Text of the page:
The five manuscripts differ slightly, and so do people’s opinions on which one is considered standard. Some prefer the Bliss copy, since it was Lincoln’s final draft and also the only copy he signed, while others think the Associated Press transcription from the actual event is a more accurate version of the speech.

8. There’s only one confirmed photo of Abraham Lincoln at Gettysburg.

abraham lincoln at gettysburg
David Bachrach, Wikimedia Commons // Public Domain

In 1952, archivist Josephine Cobb was studying a glass negative of a photo taken by David Bachrach when she spotted a familiar face in the crowd at the Gettysburg dedication ceremony. It was Abraham Lincoln, his hat-less head slightly bowed as he waited for his turn at the podium later that afternoon. Alexander Gardner also snapped a photograph at the occasion that might show Lincoln, too, but people disagree about exactly where Lincoln appears. John Richter, director of the Center for Civil War Photography, identifies him on horseback, while former Disney animator Christopher Oakley places him on the ground several yards to the right.

What Happens to Leftover Campaign Funds When a Candidate Drops Out?

Alek_Koltukov/iStock via Getty Images
Alek_Koltukov/iStock via Getty Images

As of February 2020, more than 1000 individuals had registered to run for president in the 2020 U.S. presidential election, though you've probably only ever heard a fraction of their names. But as Election Day looms closer, and the state primaries continue to decide the frontrunners, more of the most visible candidates will officially bow out of the election. So what happens to all the leftover campaign funds when a candidate drops out?

One thing's for sure: Upset candidates can't console themselves by putting the dough toward a new yacht and sailing off to recuperate. The Federal Election Commission has strict rules about what federal candidates can and can't do with leftover campaign money, and the biggest directive is that they can't pocket it for personal use.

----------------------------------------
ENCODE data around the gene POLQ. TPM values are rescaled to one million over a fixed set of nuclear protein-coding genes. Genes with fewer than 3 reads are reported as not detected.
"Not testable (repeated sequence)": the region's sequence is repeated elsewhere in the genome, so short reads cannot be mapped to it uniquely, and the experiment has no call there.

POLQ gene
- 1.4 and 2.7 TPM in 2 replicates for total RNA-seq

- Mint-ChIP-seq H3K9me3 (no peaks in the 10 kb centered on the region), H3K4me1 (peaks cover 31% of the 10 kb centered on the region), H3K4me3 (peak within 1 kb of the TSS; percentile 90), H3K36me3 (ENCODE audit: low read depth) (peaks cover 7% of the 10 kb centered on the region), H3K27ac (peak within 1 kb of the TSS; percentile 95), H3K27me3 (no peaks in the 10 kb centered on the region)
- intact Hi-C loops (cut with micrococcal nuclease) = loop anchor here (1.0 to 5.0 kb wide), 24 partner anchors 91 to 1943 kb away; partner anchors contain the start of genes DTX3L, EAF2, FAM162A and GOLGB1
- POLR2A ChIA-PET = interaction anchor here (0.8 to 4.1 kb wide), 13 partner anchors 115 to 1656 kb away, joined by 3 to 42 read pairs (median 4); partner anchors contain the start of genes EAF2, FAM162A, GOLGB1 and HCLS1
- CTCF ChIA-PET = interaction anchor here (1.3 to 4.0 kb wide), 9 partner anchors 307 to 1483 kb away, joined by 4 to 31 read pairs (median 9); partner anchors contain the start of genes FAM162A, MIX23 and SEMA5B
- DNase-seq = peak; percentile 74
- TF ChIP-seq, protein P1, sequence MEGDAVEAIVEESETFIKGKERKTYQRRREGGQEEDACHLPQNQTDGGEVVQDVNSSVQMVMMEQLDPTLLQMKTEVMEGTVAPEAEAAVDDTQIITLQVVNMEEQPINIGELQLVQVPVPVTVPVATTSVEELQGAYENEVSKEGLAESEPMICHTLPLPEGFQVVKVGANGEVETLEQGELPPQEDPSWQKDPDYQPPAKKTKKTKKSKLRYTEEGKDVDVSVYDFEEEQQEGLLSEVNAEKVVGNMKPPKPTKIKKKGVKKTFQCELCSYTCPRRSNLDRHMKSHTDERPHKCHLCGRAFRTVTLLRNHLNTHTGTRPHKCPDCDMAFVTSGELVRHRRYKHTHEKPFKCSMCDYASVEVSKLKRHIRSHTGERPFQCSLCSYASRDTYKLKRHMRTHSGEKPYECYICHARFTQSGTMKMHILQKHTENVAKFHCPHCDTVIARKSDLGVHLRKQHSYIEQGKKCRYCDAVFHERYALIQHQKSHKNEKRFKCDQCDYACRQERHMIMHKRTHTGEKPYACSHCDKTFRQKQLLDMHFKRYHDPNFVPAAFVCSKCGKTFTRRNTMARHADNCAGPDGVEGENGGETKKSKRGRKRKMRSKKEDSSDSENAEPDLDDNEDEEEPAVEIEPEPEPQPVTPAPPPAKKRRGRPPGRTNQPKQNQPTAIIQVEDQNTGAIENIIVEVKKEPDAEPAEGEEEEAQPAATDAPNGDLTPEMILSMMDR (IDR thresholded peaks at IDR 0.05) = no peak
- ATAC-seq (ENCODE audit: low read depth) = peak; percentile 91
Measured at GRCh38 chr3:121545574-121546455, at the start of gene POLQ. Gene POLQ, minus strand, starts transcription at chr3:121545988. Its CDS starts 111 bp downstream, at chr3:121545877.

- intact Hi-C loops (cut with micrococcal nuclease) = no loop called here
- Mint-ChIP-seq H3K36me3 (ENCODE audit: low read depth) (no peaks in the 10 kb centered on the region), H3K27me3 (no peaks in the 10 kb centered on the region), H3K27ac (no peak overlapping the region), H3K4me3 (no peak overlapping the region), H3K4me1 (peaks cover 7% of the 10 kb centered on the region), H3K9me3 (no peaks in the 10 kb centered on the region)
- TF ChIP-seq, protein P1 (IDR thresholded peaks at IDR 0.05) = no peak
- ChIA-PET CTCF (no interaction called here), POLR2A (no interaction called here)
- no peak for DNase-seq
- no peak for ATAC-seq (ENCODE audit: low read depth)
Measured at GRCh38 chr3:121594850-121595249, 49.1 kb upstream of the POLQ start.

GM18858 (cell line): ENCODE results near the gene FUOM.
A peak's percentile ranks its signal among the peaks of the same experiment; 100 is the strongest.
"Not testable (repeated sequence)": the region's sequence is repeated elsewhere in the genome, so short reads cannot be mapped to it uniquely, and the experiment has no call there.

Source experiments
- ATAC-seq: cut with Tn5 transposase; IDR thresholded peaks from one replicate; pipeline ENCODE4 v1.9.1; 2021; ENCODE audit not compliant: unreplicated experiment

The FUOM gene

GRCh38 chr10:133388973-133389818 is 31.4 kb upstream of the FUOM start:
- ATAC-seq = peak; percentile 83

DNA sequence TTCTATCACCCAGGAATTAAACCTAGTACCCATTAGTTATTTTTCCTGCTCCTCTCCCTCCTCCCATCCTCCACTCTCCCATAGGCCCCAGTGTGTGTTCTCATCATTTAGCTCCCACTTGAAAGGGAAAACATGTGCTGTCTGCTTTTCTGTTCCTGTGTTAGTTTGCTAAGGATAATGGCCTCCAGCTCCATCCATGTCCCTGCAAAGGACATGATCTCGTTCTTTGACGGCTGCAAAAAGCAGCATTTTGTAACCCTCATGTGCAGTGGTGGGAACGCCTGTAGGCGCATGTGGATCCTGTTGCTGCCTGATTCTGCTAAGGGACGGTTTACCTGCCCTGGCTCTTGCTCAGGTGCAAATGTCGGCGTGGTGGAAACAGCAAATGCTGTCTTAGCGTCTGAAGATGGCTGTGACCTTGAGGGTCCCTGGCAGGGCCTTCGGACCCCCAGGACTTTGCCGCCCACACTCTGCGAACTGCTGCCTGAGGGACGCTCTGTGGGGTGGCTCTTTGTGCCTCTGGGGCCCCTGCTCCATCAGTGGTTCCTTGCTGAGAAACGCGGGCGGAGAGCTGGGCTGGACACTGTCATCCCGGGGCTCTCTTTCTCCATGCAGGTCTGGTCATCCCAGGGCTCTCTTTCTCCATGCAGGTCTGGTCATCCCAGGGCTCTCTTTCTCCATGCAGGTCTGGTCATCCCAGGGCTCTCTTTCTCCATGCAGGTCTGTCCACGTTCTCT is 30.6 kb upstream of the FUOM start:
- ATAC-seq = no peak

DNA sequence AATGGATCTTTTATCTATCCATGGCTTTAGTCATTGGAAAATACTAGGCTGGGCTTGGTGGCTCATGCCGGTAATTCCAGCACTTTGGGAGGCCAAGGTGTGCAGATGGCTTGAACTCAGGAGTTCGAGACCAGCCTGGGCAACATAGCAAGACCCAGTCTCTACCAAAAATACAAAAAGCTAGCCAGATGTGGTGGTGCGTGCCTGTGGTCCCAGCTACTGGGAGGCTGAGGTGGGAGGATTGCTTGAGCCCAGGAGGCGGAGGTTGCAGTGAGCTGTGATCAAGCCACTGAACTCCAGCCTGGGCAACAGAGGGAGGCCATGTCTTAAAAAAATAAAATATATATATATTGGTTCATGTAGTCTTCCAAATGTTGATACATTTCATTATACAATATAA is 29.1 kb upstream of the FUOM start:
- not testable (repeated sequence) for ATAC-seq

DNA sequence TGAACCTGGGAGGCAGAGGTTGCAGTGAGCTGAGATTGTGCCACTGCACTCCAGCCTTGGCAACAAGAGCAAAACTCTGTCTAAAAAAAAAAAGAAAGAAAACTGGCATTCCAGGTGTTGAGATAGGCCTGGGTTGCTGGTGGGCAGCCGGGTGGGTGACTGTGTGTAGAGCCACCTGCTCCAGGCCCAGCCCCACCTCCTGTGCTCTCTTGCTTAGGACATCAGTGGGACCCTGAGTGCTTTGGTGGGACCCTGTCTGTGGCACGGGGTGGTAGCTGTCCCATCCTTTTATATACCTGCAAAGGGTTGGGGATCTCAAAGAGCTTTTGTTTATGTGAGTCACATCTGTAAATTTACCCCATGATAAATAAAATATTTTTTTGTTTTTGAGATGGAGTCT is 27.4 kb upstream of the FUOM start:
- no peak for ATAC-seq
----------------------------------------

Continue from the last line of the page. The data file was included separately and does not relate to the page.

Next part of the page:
Here's what a campaign committee is allowed to do with any lingering cash: it can donate the funds to charities or political parties; it can contribute $2000 per election to other candidates; and it can save the money in case the candidate chooses to run again. However, those regulations don't apply to the relatively new super PACs (Political Action Committees); this is only the third election where they have played a role, and there are currently no rules to stipulate what happens to that money beyond that it cannot go to fund another federal candidate. Much of that money tends to be returned to its original donors, used to wrap up the failed campaign, or donated to back a state-level candidate. The goal, however, is always to spend all of that money.

Running a campaign is an expensive proposition—Barack Obama spent nearly $750 million on his 2008 White House bid, and in 2012 he spent $985 million on reelection while challenger Mitt Romney spent $992 million—and insufficient cash is often a reason campaigns go belly up.

As for winning (or sometimes losing) politicians, they'll often put their leftover funds toward their next race. If they choose not to run, they have to abide by the same FEC rules. Wonder why this law is in effect? Until 1993, U.S. Representatives who took office before January 8, 1980, were allowed to keep any leftover campaign cash when they retired, but a study showed that a third of Congress kept and spent millions in campaign donations on personal items like clothing, jewelry, artwork, personal travel, and dry cleaning. Embarrassed, Congress passed a law negating this custom for the House; the Senate already had provisions in place so this wouldn't happen.

In reality though, officials can usually find a way to make that cash still work for them (and state laws differ from federal ones). After Chris Christie won reelection as New Jersey's governor in 2014, his campaign was granted permission to use some of its remaining war chest to cover the legal fees Christie incurred during the Bridgegate scandal. And this was well before he dropped $26.7 million on his failed 2016 presidential bid.

An earlier version of this article originally ran in 2012.